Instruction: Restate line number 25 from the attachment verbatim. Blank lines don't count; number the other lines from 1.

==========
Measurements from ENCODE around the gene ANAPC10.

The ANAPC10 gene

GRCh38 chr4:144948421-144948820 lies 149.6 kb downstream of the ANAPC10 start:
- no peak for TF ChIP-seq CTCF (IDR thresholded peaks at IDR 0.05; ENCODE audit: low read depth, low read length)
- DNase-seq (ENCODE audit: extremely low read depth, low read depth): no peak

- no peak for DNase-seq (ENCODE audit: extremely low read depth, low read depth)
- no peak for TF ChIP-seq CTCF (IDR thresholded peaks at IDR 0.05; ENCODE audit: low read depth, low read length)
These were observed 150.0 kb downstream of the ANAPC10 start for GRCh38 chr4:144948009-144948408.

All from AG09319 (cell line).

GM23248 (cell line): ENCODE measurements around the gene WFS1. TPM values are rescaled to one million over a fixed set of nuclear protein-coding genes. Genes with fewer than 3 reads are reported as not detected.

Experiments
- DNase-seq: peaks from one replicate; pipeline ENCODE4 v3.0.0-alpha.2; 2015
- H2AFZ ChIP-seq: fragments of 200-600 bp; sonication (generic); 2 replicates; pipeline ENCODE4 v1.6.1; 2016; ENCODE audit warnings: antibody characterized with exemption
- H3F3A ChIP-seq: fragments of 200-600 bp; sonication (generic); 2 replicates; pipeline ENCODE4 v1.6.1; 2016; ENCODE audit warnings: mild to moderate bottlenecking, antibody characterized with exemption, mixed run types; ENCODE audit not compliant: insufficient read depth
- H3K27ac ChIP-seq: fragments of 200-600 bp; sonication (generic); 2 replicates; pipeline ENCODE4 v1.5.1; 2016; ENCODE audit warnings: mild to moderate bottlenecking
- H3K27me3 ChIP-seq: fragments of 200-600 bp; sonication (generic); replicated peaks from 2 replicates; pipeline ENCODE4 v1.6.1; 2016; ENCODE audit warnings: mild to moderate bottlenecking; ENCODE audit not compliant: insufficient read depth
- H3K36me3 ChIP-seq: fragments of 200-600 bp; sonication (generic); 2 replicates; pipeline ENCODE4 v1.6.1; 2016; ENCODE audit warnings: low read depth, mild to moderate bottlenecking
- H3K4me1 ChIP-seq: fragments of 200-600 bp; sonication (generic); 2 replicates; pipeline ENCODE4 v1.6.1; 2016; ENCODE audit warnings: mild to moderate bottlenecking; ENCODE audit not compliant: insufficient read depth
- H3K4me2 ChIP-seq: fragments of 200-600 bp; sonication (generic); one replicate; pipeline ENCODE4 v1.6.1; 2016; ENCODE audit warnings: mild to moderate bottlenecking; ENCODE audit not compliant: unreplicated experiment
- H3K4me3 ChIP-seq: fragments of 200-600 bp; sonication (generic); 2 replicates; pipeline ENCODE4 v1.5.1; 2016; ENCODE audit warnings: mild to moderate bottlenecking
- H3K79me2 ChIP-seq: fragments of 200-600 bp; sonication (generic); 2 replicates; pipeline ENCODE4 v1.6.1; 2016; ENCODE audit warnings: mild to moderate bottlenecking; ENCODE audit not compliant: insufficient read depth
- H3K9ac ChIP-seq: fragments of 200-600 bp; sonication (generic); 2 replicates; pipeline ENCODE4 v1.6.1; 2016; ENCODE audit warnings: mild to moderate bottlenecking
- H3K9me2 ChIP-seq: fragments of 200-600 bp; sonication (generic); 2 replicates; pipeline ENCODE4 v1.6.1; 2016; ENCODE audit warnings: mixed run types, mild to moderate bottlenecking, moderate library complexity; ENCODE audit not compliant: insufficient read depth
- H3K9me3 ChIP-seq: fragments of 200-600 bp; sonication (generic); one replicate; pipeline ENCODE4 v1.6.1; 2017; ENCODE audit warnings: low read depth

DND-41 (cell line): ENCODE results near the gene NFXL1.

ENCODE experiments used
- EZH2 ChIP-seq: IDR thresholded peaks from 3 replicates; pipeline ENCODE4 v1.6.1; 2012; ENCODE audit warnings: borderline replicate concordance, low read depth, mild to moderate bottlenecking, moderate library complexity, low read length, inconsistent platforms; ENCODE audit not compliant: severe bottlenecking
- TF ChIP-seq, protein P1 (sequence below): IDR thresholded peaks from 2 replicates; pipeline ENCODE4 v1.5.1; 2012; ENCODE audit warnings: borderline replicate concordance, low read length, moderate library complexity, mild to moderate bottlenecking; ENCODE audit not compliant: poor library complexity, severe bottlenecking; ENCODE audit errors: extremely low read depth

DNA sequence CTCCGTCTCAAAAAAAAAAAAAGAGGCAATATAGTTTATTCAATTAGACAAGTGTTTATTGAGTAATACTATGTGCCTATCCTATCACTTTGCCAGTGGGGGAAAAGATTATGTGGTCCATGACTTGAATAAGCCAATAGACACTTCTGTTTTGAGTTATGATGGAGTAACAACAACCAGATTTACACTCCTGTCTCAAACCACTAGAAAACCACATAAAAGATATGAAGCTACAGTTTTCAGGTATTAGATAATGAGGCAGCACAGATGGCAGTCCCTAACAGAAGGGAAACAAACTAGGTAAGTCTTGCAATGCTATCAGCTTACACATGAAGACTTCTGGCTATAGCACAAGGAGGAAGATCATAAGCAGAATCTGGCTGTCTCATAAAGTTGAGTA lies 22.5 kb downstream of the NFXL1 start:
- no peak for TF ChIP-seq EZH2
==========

DND-41 (cell line): ENCODE results near the gene NFXL1.